‘‘The Greek-Turkish rapprochement and the Greek Orthodox minority of Istanbul: Was the rapprochement helpful for the minority?’’

of 7
All materials on our website are shared by users. If you have any questions about copyright issues, please report us to resolve them. We are always happy to assist you.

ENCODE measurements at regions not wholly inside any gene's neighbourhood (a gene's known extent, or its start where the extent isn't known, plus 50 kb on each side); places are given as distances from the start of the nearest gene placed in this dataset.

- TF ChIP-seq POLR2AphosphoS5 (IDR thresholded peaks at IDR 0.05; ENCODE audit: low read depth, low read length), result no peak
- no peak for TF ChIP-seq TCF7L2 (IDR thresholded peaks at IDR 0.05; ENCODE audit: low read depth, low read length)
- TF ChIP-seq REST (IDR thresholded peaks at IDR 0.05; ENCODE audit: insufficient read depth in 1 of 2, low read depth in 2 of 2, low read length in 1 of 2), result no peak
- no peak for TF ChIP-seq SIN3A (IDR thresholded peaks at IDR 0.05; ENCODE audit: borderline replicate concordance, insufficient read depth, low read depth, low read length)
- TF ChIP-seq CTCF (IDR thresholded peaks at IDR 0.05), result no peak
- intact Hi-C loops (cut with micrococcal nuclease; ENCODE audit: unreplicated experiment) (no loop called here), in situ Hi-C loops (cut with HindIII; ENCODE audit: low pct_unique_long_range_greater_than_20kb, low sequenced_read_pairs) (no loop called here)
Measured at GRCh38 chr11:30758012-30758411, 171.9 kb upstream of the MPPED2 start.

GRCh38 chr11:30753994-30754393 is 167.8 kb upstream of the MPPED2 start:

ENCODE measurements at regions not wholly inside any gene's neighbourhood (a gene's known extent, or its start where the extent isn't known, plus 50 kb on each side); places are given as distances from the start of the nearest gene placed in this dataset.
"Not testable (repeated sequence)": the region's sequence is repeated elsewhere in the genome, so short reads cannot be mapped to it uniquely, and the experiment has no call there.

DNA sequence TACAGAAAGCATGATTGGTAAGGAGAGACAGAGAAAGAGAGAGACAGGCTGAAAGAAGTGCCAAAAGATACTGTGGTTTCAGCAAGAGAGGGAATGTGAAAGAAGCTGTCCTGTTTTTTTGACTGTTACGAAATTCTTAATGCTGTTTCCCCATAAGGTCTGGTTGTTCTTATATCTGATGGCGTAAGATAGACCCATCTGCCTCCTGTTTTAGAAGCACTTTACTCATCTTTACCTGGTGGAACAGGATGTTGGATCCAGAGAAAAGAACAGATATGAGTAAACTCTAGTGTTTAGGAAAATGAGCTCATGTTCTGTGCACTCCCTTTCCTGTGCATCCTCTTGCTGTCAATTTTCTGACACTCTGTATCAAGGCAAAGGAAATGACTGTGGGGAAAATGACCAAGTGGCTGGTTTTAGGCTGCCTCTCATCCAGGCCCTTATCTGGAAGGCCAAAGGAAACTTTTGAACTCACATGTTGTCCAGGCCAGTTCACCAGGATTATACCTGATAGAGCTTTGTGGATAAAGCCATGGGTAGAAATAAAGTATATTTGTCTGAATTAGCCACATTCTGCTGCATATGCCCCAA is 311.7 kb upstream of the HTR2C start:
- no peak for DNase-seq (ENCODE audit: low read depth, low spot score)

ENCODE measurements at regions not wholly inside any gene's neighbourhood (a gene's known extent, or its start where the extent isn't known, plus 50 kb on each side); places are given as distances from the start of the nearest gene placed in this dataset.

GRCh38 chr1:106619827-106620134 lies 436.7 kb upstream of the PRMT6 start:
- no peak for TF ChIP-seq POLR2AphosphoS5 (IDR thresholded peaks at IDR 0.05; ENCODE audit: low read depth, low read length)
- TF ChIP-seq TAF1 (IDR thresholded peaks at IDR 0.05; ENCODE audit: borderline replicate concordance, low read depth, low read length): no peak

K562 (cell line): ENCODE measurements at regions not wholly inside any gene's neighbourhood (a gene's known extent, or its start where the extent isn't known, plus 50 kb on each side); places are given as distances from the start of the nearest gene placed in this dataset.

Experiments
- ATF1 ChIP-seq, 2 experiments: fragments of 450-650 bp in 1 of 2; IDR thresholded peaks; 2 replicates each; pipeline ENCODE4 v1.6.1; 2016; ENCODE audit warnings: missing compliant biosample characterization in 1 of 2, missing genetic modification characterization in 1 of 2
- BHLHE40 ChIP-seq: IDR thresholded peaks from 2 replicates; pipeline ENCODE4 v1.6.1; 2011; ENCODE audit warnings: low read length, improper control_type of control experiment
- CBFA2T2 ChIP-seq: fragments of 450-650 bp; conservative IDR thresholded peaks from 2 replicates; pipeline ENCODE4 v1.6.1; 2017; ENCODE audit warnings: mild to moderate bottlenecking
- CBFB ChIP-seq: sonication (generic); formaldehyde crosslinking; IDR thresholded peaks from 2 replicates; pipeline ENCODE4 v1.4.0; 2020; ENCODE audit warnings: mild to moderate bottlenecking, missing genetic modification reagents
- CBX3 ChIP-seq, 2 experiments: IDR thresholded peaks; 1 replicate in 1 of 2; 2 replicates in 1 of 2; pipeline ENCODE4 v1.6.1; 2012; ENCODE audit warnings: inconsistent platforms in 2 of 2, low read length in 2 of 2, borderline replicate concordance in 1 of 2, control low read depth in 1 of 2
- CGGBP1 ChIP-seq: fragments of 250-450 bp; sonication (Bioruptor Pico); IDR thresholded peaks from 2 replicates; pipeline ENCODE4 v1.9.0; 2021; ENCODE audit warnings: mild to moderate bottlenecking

Information Report
Category:

Books - Non-fiction

Published:

Views: 12 | Pages: 7

Extension: PDF | Download: 0

Share
Description
Paper presented to Dr. James Ker-Lindsay for the course ''Greece and Southestern Europe''
Tags
Transcript